“You fear to go into those mines. The Dwarves delved too greedily and too deep. You know what they awoke in the darkness of Khazad-dum… shadow and flame.”
This is what Saruman tells Gandalf (using wizard telepathic powers) as the Fellowship faces hardship through the pass of Caradhras and contemplates an alternative route to reach Mordor.
The Dwarfs are known for their greed, and apparently, some people think they are like dwarfs in this sense. That one is “digging too deep” can be seen as some sort of prophecy that ambition will consume us, that our obsession with our own ego will destroy us. As you read this post, keep that in mind that there’s more than gold and rare earths underneath. While there definitely are people digging for gold; others (like my sister who is a geologist) just dig because they enjoy it; others dig to hide; and others, like me, dig because we are obsessed with the finding of roots and answers… or questions. In the process, we run into a lot of dirt and shit and sometimes surprises like the one I want to share with you in what remains of this post.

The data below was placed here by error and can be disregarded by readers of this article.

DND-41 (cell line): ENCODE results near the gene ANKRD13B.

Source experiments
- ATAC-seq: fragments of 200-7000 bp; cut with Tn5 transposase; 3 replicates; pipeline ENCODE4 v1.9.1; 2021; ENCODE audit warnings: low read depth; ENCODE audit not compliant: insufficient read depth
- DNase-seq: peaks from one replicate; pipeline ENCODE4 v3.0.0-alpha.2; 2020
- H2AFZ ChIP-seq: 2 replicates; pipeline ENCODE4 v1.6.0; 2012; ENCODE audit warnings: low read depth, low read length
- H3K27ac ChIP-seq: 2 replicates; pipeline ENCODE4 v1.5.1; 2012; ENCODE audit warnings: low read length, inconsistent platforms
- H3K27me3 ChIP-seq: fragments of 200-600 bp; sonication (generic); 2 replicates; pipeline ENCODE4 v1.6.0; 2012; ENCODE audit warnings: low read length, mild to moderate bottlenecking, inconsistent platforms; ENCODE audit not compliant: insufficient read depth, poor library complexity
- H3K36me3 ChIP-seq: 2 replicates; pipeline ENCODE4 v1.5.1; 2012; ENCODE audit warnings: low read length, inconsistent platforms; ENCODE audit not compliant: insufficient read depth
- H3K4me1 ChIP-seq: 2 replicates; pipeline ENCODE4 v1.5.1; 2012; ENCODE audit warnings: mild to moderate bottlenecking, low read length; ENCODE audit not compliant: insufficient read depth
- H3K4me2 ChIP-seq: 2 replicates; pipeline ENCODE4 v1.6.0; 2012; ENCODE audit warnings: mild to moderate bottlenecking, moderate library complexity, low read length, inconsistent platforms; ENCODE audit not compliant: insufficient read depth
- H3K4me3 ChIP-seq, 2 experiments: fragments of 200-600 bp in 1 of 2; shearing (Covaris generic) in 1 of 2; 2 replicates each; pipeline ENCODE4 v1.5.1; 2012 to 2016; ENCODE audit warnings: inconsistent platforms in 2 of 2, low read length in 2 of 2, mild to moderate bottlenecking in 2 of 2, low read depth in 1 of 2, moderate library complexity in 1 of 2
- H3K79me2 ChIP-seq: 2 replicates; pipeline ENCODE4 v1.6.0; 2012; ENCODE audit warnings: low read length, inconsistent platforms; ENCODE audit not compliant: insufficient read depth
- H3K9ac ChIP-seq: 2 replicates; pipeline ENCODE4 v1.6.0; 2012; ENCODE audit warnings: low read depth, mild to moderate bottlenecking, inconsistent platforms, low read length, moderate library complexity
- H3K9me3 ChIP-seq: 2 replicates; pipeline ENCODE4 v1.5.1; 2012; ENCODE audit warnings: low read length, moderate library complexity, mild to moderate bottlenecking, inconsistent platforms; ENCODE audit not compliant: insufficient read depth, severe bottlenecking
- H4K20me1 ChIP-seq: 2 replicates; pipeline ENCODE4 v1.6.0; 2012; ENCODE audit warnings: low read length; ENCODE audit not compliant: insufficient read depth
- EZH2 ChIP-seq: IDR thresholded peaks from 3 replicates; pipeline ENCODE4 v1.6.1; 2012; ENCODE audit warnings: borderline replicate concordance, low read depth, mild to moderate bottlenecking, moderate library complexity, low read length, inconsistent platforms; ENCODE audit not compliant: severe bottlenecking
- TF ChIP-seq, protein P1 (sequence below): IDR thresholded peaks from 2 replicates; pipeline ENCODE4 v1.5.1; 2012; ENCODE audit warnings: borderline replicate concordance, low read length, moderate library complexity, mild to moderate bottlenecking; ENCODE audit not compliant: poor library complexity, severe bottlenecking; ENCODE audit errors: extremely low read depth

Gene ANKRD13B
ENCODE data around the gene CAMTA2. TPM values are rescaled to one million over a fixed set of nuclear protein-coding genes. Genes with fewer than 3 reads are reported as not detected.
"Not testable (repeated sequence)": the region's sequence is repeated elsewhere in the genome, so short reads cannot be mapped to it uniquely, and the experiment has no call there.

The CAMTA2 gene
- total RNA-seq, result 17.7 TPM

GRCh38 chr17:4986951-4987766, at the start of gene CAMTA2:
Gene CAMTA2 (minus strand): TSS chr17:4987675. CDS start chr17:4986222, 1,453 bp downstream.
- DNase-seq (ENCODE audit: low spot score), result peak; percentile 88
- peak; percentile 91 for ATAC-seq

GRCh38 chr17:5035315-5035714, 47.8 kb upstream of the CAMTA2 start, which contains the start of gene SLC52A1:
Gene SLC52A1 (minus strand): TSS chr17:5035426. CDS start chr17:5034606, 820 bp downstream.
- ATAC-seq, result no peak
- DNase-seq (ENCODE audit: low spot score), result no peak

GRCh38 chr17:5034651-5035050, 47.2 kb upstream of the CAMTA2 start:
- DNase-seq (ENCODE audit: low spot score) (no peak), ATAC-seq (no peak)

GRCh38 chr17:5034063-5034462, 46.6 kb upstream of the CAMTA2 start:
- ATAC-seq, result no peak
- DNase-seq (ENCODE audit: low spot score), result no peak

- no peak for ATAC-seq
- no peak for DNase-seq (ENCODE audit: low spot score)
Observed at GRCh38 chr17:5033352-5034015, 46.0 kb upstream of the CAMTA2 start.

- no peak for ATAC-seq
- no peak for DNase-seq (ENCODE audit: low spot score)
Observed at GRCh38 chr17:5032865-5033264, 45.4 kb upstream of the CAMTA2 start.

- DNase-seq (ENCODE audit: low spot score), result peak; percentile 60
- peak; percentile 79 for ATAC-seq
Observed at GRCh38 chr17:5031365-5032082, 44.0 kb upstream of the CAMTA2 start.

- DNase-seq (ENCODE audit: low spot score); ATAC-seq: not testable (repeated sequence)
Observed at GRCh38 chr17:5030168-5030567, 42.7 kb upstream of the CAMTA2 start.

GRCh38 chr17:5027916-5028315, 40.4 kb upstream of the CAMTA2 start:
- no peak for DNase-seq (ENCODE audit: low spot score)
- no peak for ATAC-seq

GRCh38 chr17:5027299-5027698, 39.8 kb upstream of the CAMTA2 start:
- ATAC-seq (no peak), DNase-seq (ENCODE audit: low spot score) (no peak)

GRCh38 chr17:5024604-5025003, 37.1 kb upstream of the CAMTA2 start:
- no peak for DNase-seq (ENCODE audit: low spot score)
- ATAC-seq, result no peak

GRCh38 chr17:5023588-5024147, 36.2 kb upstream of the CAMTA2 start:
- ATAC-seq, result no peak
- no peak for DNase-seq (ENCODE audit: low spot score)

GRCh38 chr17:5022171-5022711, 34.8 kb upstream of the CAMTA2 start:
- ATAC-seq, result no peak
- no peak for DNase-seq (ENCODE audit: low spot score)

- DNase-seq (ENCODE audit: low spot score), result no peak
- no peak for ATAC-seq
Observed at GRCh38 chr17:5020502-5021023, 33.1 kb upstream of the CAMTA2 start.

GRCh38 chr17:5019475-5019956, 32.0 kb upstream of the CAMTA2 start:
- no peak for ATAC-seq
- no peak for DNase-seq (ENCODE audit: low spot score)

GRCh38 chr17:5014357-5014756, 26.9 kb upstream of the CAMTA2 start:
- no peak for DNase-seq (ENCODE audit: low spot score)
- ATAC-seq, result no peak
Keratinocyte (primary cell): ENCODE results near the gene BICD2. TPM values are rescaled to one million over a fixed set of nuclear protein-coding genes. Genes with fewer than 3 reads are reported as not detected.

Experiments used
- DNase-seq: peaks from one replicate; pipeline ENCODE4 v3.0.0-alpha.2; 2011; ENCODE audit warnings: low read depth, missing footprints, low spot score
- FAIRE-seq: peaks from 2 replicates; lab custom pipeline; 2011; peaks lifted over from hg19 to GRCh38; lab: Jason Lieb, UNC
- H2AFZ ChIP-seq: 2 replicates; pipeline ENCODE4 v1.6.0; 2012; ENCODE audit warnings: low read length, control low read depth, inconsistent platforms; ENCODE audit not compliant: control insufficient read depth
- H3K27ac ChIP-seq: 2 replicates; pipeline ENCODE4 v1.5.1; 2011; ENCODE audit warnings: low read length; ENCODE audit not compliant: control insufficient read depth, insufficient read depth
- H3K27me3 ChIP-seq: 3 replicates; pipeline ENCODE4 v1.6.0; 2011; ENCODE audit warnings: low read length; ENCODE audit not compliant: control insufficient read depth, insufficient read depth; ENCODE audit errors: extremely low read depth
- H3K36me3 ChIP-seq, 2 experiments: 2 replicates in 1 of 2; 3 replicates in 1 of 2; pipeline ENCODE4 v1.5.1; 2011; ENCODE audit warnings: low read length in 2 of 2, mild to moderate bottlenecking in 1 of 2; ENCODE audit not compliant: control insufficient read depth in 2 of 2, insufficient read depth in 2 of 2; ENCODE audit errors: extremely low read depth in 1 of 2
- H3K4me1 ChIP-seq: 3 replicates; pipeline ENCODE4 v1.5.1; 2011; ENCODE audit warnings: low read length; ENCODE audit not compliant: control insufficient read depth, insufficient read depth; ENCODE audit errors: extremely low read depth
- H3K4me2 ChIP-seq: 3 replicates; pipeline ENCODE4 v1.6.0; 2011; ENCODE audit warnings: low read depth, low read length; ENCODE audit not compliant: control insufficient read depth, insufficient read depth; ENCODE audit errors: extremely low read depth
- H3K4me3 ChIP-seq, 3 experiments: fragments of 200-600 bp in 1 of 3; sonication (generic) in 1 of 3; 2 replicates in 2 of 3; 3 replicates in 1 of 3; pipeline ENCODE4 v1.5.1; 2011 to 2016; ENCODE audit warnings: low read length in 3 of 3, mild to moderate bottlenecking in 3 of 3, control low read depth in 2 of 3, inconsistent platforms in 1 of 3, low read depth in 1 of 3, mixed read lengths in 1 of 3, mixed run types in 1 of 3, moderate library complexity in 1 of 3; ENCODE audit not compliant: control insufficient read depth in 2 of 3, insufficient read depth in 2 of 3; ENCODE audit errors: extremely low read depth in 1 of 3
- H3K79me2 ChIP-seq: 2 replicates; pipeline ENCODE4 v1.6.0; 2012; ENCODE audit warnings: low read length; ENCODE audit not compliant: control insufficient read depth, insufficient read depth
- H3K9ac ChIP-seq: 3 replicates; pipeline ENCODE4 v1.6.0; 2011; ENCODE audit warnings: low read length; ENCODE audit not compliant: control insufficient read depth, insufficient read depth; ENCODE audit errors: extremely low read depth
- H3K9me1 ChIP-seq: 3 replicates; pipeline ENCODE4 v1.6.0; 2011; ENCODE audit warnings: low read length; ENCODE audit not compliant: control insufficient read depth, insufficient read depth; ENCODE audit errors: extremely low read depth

For my first post, I want try reactions to this picture. This is a picture taken at the former salt mine of Nemocón, in Cundinamarca, Colombia. When the mine was retired form salt production, it was turned into a Cathedral- a rather appropriate purpose, given the dominantly catholic local culture.
Mines are dangerous places: they are dark and narrow, there’s hardly any ventilation, and miners handle explosives to open new chambers. Salt mines are not an exception. This place is sublime. It is dark and cold and humid. The air is heavy. It is intimidating, and during its years of operation, miners would built small worship sites in every corner to pray to the Virgin Mary for the mountain not to collapse. There has been a tremendous effort to preserve that spirit of devotion and to displace the fear that darkness and uncertainty inspire. This is truly a beautiful, humbling place where asphyxia is turned into enlightenment.
This is a place that invites you to dig deeper: in this salt mine, the darker it gets, the more colors you can find and the more playful the cave becomes. Don’t confuse ambition with curiosity, dedication, devotion or simply with the joy of digging. I normally like reaching high places, like mountain tops. I also enjoyed this low, dark, cold sanctuary.